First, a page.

Ridge Mountie wins appeal for his job

A Maple Ridge Mountie accused of sexual misconduct will be returning to work following an five-year battle with  RCMP.

Const. James Douglas MacLeod, who worked in the Lower Mainland with a RCMP federal unit, was suspended with pay in December 2005, when the allegations first surfaced.

A woman alleged she was drugged and sexually assaulted by MacLeod and a local realtor at a  Super Bowl party.

MacLeod and the realtor were eventually charged with sexual assault, but those charges were stayed in 2007 due to a lack of evidence.

In 2008, a RCMP adjudication board determined MacLeod’s conduct was disgraceful and ordered him to resign or be dismissed within 14 days.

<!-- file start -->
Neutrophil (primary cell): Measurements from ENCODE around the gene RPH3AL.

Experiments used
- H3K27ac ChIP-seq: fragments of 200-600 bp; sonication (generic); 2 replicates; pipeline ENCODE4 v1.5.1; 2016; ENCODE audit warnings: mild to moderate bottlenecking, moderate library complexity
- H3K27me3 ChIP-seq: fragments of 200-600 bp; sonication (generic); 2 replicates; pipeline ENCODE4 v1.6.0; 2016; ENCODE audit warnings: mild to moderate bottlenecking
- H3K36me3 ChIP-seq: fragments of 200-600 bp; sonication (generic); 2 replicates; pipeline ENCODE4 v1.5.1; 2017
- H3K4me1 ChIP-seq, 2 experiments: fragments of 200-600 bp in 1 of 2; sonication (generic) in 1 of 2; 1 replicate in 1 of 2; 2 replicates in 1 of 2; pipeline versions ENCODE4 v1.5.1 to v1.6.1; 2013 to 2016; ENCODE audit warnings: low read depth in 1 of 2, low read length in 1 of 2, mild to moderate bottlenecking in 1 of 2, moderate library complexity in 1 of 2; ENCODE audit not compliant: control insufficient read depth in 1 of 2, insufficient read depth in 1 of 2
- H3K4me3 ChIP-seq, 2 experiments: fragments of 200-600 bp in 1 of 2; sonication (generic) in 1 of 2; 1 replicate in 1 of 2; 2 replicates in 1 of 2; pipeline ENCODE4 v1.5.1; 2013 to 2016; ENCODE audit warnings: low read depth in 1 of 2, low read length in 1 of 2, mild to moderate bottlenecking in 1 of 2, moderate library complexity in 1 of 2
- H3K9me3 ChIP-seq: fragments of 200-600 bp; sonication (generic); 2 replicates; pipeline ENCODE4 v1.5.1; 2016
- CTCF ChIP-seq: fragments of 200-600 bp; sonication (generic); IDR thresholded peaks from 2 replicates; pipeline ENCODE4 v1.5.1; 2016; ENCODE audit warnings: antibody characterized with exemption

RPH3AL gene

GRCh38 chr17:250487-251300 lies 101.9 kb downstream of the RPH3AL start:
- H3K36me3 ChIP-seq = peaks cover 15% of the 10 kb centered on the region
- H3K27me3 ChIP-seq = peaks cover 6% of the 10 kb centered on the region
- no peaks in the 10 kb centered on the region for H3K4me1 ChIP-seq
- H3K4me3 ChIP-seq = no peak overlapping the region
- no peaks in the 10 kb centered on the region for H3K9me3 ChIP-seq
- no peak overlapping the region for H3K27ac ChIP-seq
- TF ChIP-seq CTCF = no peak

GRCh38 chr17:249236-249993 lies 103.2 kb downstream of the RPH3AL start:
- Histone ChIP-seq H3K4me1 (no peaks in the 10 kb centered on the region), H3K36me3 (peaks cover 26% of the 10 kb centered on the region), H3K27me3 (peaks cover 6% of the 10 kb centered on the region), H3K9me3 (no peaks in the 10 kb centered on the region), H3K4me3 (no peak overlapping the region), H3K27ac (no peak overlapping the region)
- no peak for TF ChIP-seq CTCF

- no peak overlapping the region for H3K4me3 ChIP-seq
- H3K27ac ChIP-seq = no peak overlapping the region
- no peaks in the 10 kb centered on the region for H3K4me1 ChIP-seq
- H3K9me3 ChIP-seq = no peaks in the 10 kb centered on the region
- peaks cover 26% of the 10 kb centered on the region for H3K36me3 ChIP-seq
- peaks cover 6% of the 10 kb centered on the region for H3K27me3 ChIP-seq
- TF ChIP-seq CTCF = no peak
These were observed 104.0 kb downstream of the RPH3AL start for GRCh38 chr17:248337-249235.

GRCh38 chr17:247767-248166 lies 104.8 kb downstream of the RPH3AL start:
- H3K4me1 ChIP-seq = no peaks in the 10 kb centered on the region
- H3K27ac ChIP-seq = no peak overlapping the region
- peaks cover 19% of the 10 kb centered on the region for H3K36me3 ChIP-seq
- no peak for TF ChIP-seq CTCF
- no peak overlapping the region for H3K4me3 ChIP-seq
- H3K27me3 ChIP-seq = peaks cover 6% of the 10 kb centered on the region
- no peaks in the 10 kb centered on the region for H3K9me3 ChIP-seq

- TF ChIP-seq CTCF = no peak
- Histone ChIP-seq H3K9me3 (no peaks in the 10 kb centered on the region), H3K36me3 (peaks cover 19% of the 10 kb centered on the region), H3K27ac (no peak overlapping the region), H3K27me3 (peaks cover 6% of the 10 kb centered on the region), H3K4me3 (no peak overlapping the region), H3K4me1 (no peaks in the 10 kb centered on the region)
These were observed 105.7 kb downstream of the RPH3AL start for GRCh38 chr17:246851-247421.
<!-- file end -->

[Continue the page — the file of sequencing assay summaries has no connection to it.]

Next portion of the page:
He appealed to the RCMP’s external review committee, an independent civilian body, and the board’s findings were overturned.

The committee advised RCMP Commissioner Bob Paulson to overturn the adjudication board’s finding and reinstate the Mountie.

Paulson refused and upheld the original ruling for MacLeod to resign or be fired.

MacLeod complied by resigning, but appealed to the Federal Court for a judicial review.

In a ruling, Justice Danièle Tremblay-Lamer reversed Paulson’s order and upheld the review committee’s findings to allow the constable to return to work.

She found the commissioner failed to consider the evidence suggesting that the complainant also exhibited consent to the sexual activity through her conduct.

“The complainant’s behaviour in this regard seems to support the applicant’s position that he had an honest, but mistaken belief in consent,” Tremblay-Lamer wrote in the decision.

RCMP confirmed MacLeod is currently filling out the necessary paper work for a posting.


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